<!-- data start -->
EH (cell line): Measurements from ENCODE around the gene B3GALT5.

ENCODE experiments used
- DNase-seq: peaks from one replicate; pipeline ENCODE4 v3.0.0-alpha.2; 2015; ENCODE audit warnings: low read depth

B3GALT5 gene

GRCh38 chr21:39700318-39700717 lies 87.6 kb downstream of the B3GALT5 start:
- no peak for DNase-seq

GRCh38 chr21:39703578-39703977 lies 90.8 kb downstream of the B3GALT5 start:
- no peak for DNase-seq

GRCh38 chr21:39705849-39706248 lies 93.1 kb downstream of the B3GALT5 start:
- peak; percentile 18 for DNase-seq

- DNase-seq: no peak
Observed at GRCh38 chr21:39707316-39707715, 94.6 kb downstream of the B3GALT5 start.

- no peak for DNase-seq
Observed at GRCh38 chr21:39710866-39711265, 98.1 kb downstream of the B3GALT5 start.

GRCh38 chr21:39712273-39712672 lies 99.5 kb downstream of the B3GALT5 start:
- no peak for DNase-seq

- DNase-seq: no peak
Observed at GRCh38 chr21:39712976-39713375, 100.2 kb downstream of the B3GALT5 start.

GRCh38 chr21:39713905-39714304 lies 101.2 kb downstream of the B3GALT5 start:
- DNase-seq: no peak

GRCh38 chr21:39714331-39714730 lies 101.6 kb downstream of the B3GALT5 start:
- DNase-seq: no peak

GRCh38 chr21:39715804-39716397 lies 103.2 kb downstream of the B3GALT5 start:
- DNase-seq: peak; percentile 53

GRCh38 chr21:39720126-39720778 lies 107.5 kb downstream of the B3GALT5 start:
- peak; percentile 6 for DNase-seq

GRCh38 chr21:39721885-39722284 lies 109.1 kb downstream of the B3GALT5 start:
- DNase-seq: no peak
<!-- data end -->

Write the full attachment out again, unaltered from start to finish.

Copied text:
EH (cell line): Measurements from ENCODE around the gene B3GALT5.

ENCODE experiments used
- DNase-seq: peaks from one replicate; pipeline ENCODE4 v3.0.0-alpha.2; 2015; ENCODE audit warnings: low read depth

B3GALT5 gene

GRCh38 chr21:39700318-39700717 lies 87.6 kb downstream of the B3GALT5 start:
- no peak for DNase-seq

GRCh38 chr21:39703578-39703977 lies 90.8 kb downstream of the B3GALT5 start:
- no peak for DNase-seq

GRCh38 chr21:39705849-39706248 lies 93.1 kb downstream of the B3GALT5 start:
- peak; percentile 18 for DNase-seq

- DNase-seq: no peak
Observed at GRCh38 chr21:39707316-39707715, 94.6 kb downstream of the B3GALT5 start.

- no peak for DNase-seq
Observed at GRCh38 chr21:39710866-39711265, 98.1 kb downstream of the B3GALT5 start.

GRCh38 chr21:39712273-39712672 lies 99.5 kb downstream of the B3GALT5 start:
- no peak for DNase-seq

- DNase-seq: no peak
Observed at GRCh38 chr21:39712976-39713375, 100.2 kb downstream of the B3GALT5 start.

GRCh38 chr21:39713905-39714304 lies 101.2 kb downstream of the B3GALT5 start:
- DNase-seq: no peak

GRCh38 chr21:39714331-39714730 lies 101.6 kb downstream of the B3GALT5 start:
- DNase-seq: no peak

GRCh38 chr21:39715804-39716397 lies 103.2 kb downstream of the B3GALT5 start:
- DNase-seq: peak; percentile 53

GRCh38 chr21:39720126-39720778 lies 107.5 kb downstream of the B3GALT5 start:
- peak; percentile 6 for DNase-seq

GRCh38 chr21:39721885-39722284 lies 109.1 kb downstream of the B3GALT5 start:
- DNase-seq: no peak